Eleven years ago, AXA Investment Managers (IM) was one of the first firms to launch a European CLO, and through the most recent financial crisis, when so many new entrants to the European CLO space found it impossible to stay in business, its products were among the few survivors.
Now, the investment manager has taken a new route, that of the global, open-ended funds—a product that Jean-Philippe Levilain, AXA IM’s Paris-based head of leveraged finance (which consists of a platform of 17 professionals dedicated to leveraged loans), believes will eventually come to replace CLOs as Europe’s dominant institutional investor.
“While we still like CLOs and we are still working on them, we believe their future in Europe is more at risk, mainly because of changes in regulation,” Levilain said. “We believe, given the proven liquidity of the asset class even during the crisis, that open-ended funds will have a lot of potential in Europe because bank lending is going to decrease more going forward, and investors like insurance companies, pension funds family offices and so on have little exposure to leveraged finance and would like to have more.”
Liquidity also allows for active portfolio management and greater risk control.
These kinds of investors, Levilain said, are looking for products that offer a tactical allocation to leveraged finance. They want products that are safe and provide the right risk/reward mix and benefit from a high diversification effect.
Furthermore, a greater number of investors in Europe want to have a global allocation to leveraged finance – they want to be able to put their money into a single product that offers access to both European and US high yield bonds and loans, he said.
The AXA IM European Loan Fund —which was launched a year ago—offers just that option and allows a greater number of investors to access the leveraged finance markets.
“We believe that open-ended funds of this nature, which have higher levels of liquidity and that offer access to both Europe and the U.S., will replace CLOs in Europe,” Levilain said. “This kind of product is also the right alternative to equity in the risk space.”
Through the fund, AXA IM is looking to deliver long-term performance returns of between 5% and 6%. The fund’s core focus is leveraged loans but it can also invest up to 20% of its holdings in high yield bonds and in unsecured investment grade bonds, so it has a wide mandate, Levilain said.
“We think there’s value in both loans and bonds and for us, the idea is that the market is a continuum from bond to loan, and from sub-investment grade to crossover, so we look at everything,” he said.
But what the company places a great deal of emphasis on, though, is taking its time to make a decision on where to invest. Indeed, AXA IM has always maintained a conservative stance, preferring to invest in the most liquid and high quality part of the leveraged universe, in particular the senior secured assets.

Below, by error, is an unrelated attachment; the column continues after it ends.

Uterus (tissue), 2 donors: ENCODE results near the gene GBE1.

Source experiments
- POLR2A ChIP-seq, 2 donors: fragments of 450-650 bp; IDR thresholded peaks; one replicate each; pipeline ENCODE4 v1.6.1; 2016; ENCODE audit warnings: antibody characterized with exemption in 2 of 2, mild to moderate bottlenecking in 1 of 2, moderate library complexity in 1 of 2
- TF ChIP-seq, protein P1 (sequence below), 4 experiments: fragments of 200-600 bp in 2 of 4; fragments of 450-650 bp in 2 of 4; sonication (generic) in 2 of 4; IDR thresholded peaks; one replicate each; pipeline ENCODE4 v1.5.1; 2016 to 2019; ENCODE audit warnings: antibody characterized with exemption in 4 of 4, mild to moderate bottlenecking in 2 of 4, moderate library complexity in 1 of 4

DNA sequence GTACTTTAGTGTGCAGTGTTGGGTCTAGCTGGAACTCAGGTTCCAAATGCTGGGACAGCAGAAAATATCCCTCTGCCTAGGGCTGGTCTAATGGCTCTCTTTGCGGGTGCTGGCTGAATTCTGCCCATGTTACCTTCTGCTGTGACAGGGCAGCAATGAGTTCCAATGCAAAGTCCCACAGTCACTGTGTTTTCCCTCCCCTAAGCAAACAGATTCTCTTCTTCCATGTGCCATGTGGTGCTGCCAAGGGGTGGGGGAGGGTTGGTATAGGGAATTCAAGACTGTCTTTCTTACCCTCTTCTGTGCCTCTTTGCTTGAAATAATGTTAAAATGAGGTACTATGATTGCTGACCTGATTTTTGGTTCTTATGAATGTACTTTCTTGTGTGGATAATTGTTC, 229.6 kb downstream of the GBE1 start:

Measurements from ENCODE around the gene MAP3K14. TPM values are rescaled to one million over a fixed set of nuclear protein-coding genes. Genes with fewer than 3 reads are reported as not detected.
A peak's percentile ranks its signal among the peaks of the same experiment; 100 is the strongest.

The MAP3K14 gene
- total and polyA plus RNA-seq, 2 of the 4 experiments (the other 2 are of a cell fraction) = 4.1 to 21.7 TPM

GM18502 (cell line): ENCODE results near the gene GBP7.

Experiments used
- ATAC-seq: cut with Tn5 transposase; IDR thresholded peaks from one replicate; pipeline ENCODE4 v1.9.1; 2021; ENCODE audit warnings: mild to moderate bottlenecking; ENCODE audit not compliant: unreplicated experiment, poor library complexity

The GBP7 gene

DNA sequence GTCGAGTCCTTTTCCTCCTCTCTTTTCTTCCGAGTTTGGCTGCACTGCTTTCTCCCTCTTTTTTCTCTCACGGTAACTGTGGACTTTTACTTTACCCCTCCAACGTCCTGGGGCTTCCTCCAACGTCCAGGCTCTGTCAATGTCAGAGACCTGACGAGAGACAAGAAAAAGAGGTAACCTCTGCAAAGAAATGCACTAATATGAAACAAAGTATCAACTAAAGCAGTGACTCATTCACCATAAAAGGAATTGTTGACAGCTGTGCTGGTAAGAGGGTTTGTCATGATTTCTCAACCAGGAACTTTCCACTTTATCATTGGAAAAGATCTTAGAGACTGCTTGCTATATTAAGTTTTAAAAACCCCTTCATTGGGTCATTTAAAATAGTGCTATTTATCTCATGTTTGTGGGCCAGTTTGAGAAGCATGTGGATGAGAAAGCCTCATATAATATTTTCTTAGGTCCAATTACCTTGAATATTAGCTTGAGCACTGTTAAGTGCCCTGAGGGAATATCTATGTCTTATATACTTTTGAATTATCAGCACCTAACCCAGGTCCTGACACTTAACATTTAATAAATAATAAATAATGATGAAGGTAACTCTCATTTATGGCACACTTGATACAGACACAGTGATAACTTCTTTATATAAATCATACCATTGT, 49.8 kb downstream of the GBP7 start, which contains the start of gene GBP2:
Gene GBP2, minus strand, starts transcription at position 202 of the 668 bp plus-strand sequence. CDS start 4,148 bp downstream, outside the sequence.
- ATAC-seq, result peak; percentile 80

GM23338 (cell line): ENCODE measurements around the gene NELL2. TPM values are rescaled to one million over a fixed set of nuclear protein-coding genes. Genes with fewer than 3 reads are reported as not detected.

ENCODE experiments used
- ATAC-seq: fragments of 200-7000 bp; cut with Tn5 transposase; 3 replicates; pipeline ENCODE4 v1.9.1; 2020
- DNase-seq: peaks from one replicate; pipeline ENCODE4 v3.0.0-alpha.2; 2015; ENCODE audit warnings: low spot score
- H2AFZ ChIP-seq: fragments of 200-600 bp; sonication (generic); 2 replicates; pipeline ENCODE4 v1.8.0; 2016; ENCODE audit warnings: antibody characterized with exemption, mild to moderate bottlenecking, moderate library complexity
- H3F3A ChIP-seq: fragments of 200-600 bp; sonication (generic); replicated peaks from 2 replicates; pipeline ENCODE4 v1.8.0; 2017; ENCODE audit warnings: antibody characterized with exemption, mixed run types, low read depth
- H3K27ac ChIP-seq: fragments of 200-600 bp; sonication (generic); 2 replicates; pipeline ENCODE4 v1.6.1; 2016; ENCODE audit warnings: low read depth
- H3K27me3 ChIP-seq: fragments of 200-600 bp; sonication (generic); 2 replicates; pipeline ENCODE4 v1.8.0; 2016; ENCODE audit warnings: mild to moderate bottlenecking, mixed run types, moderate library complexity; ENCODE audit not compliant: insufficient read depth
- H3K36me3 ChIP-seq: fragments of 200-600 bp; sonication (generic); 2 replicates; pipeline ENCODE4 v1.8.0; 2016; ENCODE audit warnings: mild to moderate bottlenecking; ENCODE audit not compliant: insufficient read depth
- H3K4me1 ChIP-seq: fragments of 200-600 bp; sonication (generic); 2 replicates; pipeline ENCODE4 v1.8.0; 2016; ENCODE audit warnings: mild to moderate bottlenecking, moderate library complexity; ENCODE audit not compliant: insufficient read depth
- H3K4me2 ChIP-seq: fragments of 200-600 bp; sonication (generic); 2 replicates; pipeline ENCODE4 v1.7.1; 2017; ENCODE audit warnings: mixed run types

Even in the CLO business, AXA IM was more focused on being the best performing CLO manager rather the one that put together the greatest number of vehicles, Levilain said, and it always structured low-levered, plain vanilla transactions.
AXA IM also prefers to invest in short-duration loans with maturities of two to three years, Levilain said, and in defensive industries rather than cyclical ones.
Because of its conservative approach, the recent setback in the European leveraged finance market that is a consequence of the new round of sovereign crisis, came as no surprise to AXA IM.
“We have never been big bulls anyway, so this came as no surprise to us, but it’s important to note that the market only fell by two or three points, so this validates the point that it is less volatile than other markets,” Levilain said. “Also, in the European leveraged space, there is no direct exposure to the peripherals—there is no exposure in Portugal or Greece, and although there are some names from Ireland and Spain, the bulk of exposure is in Western Europe.”
At the beginning of this year, a new rule in the Capital Requirements Directive confused the European CLO market, which had already been through a tough time since the 2008 crisis. More regulation is on the cards, and while CLOs are not going to become extinct in Europe, many European market participants have been working this year on alternative investment structures that would work in lieu of CLOs, and also counter the issue of the high cost of funding that CLOs have faced.
Levilain joined AXA IM in 2005, after having spent seven years with BNP Paribas. He started his career in 1998 as a junior credit analyst with the corporate group of the bank in Tokyo. He then joined the leverage finance group in Paris where he spent two years as a credit analyst on media-telco and LBO transactions originated in the U.S. and in Asia.